North Korea's trade reliance on its traditional ally, China, has jumped more than fivefold since 2001, data showed Sunday, highlighting Beijing's status as a key patron for the cash-strapped regime under biting international sanctions.
China's proportion of the North's overall external trade rose to 91.8 percent last year, compared with 17.3 percent in 2001, according to the data from an analysis report of the Korea International Trade Association.
South Korea, once the North's second-largest trade partner, virtually had no trade with the North in the 2017-2018 period due to the 2016 shutdown of their joint industrial complex in the North's border town of Kaesong and a strengthening of global sanctions against the regime.
"Trade between the North and China surged drastically as all dealings between the two Koreas, except for those in the Kaesong complex, came to a halt in 2010," the report said.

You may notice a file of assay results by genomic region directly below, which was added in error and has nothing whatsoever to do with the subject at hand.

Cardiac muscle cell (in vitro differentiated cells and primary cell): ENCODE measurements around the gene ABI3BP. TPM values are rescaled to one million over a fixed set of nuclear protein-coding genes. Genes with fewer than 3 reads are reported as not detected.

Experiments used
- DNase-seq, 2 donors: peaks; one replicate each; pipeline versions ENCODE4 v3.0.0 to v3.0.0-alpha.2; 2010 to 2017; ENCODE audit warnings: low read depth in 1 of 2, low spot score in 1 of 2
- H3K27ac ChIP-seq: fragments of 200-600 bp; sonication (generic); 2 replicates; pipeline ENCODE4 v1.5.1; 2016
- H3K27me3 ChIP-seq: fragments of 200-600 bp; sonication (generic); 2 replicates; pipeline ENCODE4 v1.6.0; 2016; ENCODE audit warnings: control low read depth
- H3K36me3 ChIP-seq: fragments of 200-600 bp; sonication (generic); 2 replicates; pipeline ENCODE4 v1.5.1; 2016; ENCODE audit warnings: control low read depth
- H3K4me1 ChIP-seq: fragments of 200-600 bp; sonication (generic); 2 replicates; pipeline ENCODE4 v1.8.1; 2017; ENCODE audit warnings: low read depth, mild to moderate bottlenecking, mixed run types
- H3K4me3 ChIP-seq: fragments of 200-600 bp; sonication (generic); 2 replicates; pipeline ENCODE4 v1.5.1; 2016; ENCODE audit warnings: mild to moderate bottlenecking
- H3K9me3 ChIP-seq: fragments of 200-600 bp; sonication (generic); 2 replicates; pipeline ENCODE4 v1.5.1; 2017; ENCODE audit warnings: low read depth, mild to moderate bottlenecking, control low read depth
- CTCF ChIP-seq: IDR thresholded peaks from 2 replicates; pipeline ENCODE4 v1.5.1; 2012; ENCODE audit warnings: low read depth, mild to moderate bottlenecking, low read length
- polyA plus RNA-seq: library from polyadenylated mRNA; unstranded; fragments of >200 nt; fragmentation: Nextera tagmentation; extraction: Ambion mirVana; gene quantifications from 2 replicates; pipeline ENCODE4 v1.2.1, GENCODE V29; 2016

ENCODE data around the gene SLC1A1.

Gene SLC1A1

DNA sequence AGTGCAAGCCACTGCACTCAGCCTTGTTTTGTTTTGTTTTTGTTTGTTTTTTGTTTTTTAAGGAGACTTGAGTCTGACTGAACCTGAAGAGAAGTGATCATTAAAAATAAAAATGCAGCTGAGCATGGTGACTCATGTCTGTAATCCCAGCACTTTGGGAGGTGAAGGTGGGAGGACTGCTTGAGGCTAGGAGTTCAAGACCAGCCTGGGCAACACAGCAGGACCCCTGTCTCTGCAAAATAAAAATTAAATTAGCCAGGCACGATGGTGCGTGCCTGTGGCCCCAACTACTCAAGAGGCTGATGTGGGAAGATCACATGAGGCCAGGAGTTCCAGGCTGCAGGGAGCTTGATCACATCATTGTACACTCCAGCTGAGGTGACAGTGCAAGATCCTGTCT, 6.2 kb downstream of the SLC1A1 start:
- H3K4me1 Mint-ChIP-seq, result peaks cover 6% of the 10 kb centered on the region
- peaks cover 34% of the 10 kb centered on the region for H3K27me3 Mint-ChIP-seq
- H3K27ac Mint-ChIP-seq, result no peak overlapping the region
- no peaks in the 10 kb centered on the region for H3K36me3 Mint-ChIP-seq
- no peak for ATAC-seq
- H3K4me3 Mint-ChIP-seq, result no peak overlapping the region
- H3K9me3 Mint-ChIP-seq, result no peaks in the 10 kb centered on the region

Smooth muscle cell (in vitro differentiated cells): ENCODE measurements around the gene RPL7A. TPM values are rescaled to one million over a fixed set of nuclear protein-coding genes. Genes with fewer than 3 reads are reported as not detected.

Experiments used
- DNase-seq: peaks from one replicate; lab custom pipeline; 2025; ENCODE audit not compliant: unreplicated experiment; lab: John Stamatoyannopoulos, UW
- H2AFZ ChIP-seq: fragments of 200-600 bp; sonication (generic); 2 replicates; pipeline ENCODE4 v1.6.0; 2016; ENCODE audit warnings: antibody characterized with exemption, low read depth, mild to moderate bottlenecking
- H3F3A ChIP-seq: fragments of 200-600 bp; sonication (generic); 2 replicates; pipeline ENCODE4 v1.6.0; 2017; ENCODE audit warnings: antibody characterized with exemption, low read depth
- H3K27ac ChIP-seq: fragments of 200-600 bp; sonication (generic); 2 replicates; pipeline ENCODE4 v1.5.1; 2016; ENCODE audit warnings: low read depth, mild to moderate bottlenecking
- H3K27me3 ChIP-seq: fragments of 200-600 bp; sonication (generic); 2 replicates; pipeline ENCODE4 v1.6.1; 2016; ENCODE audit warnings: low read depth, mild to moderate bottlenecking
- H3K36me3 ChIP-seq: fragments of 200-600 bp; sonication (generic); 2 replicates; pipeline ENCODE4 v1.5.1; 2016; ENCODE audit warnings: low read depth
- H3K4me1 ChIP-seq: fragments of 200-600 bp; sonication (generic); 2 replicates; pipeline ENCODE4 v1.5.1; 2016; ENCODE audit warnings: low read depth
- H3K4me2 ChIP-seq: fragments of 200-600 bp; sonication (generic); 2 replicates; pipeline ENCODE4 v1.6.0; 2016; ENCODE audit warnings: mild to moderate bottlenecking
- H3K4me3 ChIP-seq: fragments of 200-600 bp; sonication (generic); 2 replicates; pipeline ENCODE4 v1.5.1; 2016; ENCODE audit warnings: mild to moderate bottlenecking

"After the shutdown of the Kaesong complex, trade between the North and China further increased, making China currently account for 90 percent of the North's external trade," it added.
A vast majority of inter-Korean exchanges were suspended in May 2010, when Seoul slapped sweeping economic sanctions on Pyongyang following its torpedo attack on the South's warship that killed 46 sailors.
Following the shutdown of the Kaesong complex triggered by the North's military provocations, already scarce cross-border exchanges further dipped and apparently added pressure on Pyongyang to look to China for greater economic exchanges.
According to the KITA report, Japan accounted for 30.1 percent of the North's total trade in 2001, trailed by China with 17.3 percent and South Korea with 8.8 percent. Last year, China took first place, with India and Russia comprising 1.4 percent and 1.3 percent, respectively.
From 2001-2018, China has the highest annual average trade with the North at 50.3 percent, followed by South Korea at 17.8 percent, India at 4.7 percent, Japan at 3.4 percent and Thailand at 2.7 percent. (Yonhap)